Yahoo Users Close Account Due to Breach
On Friday, a large number of Yahoo users rushed to close their accounts or change their passwords as it was warned by experts that the fallout stemming from one of the biggest cyber breaches of all time could spill beyond the services of the internet company. back in 2014. This had prompted thousands of users to go on social media and express their anger, disappointment and resentment that the company took two years to find out about the data breach.
A number of users announced that they were shutting down their accounts. Some said that Yahoo should have been more aware of this issue and because it wasn’t the case, they were going to dump the service. It was said by cyber security experts that the impact of the breach could reverberate all over the internet because of the extent of the hack and also due to the fact that users often recycle security answers and passwords across different devices. Various users said that they were scrambling to alter their log-in information, not only in the case of their Yahoo accounts, but also for other internet services and accounts that shared the same passwords.
Accounts with retailers, banks and elsewhere could all be susceptible to attacks. The concern was also seen in Washington. Mark Warner, the Democratic Senator, said on Thursday that the Yahoo breach was plenty serious. His office said that he would be briefed about the attack by the company in the next week. According to Yahoo, the hack was state-sponsored. A former spokeswoman for the Department of Homeland Security, SY Lee, said that this breach would be a concern for the intelligence community because state-sponsored hackers usually express interest in compromising employees in possession of security clearances.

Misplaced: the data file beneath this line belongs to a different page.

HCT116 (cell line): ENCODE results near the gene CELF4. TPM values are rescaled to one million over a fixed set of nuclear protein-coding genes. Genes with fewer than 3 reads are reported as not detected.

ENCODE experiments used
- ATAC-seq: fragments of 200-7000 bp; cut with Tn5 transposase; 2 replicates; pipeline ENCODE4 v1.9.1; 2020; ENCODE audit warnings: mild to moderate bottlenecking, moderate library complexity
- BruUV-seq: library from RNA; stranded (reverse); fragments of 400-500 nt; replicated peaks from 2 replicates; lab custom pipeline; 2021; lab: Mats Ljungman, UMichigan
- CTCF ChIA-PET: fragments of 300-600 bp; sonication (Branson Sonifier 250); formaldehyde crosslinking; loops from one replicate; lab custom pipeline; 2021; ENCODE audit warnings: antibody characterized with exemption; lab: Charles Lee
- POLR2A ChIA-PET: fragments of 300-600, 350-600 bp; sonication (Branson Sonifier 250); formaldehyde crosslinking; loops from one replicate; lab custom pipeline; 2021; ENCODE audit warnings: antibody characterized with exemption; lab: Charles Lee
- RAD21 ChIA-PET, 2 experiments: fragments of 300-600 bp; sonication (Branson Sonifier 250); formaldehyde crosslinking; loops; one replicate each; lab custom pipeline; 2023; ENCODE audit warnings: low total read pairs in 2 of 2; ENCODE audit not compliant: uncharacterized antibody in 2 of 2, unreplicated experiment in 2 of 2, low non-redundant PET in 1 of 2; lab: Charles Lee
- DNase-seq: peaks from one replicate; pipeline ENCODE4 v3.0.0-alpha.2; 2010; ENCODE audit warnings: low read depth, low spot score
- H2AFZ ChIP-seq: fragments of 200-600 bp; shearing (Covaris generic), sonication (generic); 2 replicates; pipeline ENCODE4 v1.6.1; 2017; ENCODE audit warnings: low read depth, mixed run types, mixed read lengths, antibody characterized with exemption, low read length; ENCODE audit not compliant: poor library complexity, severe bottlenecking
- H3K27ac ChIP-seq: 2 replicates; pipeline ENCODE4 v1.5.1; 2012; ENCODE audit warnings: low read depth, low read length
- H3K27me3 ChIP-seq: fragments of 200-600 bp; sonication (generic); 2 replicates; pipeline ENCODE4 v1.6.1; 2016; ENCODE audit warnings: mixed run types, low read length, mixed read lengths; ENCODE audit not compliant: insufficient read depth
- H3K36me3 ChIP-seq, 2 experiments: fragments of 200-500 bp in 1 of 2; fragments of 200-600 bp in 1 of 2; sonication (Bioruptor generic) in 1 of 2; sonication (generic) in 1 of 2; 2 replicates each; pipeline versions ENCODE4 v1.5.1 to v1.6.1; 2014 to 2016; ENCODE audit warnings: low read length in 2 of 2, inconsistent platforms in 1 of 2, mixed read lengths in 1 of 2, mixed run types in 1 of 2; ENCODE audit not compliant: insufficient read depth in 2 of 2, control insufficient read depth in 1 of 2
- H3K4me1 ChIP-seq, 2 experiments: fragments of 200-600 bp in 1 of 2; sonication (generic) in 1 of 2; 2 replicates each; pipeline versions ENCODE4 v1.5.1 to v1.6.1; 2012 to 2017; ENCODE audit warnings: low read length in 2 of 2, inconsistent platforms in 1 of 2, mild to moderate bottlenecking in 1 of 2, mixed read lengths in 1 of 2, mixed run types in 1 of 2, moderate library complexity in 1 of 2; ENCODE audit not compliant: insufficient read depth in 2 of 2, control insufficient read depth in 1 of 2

Specific guidance hadn’t been issued by the FBI to its employees on how to handle their personal Yahoo accounts. British firms Sky Plc and BT Group, which use Yahoo for hosting the email accounts of some of their broadband customers, said they had gotten in touch with their clients and were informing them of the status. Yahoo encouraged its users to change their security questions and passwords, but some were of the opinion that it was a better idea to just shut down their accounts as they are rarely used.
In recent years, the company has been losing traffic, users and ad revenue and agreed to sell its core business to Verizon for $4.8 billion over the summer. In the last decade, Google’s Gmail service has gained popularity, which has proved to be a problem for Yahoo’s email service as its users have migrated. After the breach, users are switching quicker than before and this is another serious blow to the struggling internet firm. However, some did say that the decline in Yahoo’s services also meant that there was nothing to worry about.